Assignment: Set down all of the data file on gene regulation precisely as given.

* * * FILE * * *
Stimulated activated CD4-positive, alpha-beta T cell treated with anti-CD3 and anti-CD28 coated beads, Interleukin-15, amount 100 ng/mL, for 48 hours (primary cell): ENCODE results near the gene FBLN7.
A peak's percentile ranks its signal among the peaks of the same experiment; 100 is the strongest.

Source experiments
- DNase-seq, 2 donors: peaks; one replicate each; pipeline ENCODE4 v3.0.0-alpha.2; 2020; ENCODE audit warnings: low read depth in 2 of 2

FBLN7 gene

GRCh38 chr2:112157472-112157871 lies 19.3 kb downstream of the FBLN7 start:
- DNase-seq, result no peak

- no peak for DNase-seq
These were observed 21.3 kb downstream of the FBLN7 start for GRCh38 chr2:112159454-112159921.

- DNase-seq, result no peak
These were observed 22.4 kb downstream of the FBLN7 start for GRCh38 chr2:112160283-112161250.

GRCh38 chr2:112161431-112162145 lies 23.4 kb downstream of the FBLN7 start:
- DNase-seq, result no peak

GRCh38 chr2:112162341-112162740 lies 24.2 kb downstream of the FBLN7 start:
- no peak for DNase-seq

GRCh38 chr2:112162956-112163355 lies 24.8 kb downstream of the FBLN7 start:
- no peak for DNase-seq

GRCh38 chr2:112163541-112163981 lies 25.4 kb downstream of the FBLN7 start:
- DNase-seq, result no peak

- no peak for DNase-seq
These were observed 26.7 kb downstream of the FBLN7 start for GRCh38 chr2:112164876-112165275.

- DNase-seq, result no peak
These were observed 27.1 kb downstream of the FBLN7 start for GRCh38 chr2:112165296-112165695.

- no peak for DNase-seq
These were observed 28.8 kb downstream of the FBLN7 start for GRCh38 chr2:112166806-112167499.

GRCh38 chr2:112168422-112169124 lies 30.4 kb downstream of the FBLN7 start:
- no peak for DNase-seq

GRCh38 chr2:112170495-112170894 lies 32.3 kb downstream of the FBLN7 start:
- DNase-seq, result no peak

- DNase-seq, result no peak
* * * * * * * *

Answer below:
Stimulated activated CD4-positive, alpha-beta T cell treated with anti-CD3 and anti-CD28 coated beads, Interleukin-15, amount 100 ng/mL, for 48 hours (primary cell): ENCODE results near the gene FBLN7.
A peak's percentile ranks its signal among the peaks of the same experiment; 100 is the strongest.

Source experiments
- DNase-seq, 2 donors: peaks; one replicate each; pipeline ENCODE4 v3.0.0-alpha.2; 2020; ENCODE audit warnings: low read depth in 2 of 2

FBLN7 gene

GRCh38 chr2:112157472-112157871 lies 19.3 kb downstream of the FBLN7 start:
- DNase-seq, result no peak

- no peak for DNase-seq
These were observed 21.3 kb downstream of the FBLN7 start for GRCh38 chr2:112159454-112159921.

- DNase-seq, result no peak
These were observed 22.4 kb downstream of the FBLN7 start for GRCh38 chr2:112160283-112161250.

GRCh38 chr2:112161431-112162145 lies 23.4 kb downstream of the FBLN7 start:
- DNase-seq, result no peak

GRCh38 chr2:112162341-112162740 lies 24.2 kb downstream of the FBLN7 start:
- no peak for DNase-seq

GRCh38 chr2:112162956-112163355 lies 24.8 kb downstream of the FBLN7 start:
- no peak for DNase-seq

GRCh38 chr2:112163541-112163981 lies 25.4 kb downstream of the FBLN7 start:
- DNase-seq, result no peak

- no peak for DNase-seq
These were observed 26.7 kb downstream of the FBLN7 start for GRCh38 chr2:112164876-112165275.

- DNase-seq, result no peak
These were observed 27.1 kb downstream of the FBLN7 start for GRCh38 chr2:112165296-112165695.

- no peak for DNase-seq
These were observed 28.8 kb downstream of the FBLN7 start for GRCh38 chr2:112166806-112167499.

GRCh38 chr2:112168422-112169124 lies 30.4 kb downstream of the FBLN7 start:
- no peak for DNase-seq

GRCh38 chr2:112170495-112170894 lies 32.3 kb downstream of the FBLN7 start:
- DNase-seq, result no peak

- DNase-seq, result no peak